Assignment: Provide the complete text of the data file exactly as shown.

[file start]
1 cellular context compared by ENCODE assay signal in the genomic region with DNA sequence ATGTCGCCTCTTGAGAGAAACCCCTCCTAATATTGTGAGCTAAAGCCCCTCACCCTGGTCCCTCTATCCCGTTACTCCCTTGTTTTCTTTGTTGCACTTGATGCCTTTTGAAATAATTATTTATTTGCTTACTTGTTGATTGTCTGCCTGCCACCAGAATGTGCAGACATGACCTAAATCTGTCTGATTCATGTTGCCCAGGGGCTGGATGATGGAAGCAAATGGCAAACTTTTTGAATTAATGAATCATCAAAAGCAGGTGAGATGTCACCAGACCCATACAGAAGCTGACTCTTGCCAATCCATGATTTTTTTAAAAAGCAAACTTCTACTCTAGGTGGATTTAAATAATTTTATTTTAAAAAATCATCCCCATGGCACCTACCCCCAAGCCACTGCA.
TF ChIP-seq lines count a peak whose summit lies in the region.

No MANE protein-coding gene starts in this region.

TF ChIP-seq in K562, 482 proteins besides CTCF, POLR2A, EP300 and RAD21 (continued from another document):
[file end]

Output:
1 cellular context compared by ENCODE assay signal in the genomic region with DNA sequence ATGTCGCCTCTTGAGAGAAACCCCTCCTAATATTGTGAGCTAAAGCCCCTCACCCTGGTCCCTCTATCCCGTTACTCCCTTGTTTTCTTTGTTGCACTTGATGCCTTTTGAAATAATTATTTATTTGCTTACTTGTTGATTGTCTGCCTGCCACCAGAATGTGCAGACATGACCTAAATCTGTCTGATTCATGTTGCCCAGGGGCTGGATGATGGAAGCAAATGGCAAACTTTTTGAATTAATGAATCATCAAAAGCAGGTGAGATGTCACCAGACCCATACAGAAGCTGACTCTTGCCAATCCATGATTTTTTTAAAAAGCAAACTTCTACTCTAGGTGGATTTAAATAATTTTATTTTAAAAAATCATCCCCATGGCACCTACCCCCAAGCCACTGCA.
TF ChIP-seq lines count a peak whose summit lies in the region.

No MANE protein-coding gene starts in this region.

TF ChIP-seq in K562, 482 proteins besides CTCF, POLR2A, EP300 and RAD21 (continued from another document):